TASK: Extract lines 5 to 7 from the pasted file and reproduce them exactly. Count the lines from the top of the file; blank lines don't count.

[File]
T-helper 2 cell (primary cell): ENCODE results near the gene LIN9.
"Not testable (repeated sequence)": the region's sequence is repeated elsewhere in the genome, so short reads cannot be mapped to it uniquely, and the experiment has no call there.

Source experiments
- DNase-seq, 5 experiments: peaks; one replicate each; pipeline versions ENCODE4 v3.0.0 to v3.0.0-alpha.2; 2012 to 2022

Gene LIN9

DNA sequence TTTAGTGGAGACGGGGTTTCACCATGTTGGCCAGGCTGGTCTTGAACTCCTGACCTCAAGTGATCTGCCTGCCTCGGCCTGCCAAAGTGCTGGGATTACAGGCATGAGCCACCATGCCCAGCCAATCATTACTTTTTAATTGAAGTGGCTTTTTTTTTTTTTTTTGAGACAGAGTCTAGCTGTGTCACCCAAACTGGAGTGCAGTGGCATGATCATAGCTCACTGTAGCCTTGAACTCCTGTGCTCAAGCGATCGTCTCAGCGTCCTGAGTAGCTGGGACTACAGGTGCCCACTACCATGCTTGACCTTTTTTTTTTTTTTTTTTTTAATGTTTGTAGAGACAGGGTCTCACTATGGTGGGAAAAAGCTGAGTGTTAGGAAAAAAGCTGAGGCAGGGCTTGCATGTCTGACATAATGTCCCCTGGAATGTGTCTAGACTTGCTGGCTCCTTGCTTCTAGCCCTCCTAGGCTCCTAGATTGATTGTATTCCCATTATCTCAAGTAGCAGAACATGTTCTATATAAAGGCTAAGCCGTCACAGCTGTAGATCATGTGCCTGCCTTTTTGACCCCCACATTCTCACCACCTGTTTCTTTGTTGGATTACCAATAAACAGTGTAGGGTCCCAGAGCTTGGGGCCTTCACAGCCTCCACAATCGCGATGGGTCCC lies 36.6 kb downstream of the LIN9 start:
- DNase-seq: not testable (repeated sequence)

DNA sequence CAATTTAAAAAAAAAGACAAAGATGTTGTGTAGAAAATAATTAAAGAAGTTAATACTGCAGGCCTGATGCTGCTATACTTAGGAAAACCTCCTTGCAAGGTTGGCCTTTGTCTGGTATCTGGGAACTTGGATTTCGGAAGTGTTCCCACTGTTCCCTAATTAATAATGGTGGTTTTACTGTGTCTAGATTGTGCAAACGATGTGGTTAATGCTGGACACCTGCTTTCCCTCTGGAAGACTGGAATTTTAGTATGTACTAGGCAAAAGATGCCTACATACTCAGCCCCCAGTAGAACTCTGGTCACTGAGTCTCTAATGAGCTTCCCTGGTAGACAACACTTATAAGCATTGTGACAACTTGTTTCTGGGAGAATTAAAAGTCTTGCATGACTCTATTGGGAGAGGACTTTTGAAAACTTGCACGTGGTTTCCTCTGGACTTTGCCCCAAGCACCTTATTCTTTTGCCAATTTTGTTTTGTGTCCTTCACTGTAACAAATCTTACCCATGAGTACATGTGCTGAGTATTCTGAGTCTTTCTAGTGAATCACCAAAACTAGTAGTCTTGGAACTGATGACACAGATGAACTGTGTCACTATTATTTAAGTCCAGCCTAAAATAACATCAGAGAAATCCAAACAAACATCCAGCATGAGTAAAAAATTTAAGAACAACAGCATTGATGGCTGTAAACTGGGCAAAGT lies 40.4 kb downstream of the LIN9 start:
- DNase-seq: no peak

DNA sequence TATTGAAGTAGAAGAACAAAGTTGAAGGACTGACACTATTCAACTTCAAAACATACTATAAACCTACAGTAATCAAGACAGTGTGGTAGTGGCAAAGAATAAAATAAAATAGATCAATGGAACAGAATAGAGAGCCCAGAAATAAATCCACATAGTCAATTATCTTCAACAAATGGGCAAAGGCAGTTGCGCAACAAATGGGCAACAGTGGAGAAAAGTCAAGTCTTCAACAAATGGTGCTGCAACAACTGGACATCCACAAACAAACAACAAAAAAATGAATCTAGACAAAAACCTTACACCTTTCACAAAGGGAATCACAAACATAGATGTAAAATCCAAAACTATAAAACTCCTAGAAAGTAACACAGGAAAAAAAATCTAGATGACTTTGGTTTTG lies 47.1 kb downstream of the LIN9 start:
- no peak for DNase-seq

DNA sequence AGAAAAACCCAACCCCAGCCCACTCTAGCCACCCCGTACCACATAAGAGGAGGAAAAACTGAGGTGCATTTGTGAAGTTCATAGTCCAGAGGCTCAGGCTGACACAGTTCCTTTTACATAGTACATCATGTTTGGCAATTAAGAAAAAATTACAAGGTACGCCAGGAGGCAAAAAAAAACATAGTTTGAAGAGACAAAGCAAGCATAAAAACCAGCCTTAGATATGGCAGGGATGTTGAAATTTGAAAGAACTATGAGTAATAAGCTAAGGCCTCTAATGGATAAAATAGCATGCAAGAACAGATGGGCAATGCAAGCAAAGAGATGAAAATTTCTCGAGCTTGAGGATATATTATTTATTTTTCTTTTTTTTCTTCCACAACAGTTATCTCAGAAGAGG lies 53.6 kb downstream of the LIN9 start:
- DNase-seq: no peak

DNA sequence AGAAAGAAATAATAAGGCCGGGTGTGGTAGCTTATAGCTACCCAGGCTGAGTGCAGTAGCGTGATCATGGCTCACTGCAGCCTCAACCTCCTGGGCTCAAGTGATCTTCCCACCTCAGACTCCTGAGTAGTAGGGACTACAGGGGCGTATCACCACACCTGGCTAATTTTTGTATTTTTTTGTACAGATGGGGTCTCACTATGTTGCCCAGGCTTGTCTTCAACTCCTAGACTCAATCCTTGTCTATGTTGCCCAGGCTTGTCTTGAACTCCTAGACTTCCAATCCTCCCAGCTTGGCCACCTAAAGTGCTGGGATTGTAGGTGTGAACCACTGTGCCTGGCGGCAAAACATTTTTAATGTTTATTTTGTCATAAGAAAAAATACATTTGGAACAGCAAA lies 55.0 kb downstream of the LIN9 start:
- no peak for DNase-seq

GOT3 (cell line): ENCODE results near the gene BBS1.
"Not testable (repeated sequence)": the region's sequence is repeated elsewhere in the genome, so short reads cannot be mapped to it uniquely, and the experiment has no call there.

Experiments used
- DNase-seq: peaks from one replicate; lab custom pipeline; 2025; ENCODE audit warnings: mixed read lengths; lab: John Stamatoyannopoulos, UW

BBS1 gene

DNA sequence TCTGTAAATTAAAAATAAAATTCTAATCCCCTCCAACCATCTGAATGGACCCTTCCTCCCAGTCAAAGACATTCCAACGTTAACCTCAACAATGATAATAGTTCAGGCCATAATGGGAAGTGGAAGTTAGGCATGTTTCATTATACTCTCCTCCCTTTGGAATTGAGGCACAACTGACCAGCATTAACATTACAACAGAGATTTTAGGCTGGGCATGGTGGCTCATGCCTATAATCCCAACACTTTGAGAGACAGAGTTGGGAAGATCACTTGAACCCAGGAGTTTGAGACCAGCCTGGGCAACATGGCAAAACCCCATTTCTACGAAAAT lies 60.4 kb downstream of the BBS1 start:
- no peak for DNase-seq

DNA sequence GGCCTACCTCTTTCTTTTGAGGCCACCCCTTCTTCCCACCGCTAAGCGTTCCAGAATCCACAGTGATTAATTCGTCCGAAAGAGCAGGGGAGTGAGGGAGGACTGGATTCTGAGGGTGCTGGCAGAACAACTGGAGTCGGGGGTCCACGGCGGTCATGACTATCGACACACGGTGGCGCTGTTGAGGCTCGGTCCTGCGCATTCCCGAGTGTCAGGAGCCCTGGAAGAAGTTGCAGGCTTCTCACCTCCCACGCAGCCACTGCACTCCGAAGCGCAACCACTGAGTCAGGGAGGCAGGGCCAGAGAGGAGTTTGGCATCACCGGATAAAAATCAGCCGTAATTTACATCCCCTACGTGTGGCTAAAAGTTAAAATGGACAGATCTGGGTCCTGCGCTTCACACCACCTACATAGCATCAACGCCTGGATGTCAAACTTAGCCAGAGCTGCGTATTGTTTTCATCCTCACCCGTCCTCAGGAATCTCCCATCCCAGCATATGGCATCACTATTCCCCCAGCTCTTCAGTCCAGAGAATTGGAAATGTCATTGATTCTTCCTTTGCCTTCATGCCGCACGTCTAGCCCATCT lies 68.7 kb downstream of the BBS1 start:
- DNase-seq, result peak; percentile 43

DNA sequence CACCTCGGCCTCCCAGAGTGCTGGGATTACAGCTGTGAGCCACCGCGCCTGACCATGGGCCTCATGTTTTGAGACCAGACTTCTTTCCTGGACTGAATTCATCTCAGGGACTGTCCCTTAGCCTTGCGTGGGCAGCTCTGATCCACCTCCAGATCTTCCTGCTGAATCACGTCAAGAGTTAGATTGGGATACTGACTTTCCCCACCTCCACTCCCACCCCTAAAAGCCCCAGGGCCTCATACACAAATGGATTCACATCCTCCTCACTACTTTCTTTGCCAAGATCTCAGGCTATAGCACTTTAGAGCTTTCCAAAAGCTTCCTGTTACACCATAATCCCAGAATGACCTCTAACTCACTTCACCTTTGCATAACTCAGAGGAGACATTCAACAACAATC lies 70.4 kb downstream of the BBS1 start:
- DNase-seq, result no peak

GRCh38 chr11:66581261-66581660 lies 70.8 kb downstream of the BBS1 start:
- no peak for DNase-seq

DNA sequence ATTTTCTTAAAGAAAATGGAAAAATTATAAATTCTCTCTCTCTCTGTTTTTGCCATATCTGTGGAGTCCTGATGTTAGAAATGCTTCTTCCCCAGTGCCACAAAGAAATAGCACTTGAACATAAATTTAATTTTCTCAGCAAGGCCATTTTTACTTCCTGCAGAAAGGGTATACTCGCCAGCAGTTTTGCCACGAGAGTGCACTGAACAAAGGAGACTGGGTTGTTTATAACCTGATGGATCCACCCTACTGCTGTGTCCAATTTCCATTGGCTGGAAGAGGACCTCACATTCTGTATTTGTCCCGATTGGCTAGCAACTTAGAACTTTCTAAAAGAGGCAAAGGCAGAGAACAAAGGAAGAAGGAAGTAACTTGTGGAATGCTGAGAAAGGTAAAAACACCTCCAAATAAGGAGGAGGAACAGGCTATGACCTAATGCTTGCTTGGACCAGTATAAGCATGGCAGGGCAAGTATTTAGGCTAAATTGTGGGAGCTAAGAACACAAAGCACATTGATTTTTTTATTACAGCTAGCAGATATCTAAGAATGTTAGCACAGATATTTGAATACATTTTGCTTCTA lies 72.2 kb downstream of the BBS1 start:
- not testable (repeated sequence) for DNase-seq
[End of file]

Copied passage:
Gene LIN9

DNA sequence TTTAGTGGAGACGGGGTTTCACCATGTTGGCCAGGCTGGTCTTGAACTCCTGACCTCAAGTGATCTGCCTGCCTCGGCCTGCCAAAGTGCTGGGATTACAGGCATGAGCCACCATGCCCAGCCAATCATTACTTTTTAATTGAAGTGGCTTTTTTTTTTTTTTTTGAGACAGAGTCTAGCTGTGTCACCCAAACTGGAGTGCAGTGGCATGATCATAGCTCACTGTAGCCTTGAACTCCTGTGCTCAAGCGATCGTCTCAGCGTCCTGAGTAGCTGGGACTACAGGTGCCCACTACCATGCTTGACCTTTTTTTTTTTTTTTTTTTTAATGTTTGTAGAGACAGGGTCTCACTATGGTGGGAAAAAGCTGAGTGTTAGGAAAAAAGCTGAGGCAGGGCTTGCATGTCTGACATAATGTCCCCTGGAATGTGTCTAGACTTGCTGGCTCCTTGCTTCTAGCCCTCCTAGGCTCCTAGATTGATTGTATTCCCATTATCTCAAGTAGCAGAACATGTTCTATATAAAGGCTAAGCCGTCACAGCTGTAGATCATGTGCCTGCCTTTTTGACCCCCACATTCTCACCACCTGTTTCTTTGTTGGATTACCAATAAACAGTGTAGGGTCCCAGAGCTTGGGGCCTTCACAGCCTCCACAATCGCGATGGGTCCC lies 36.6 kb downstream of the LIN9 start:
- DNase-seq: not testable (repeated sequence)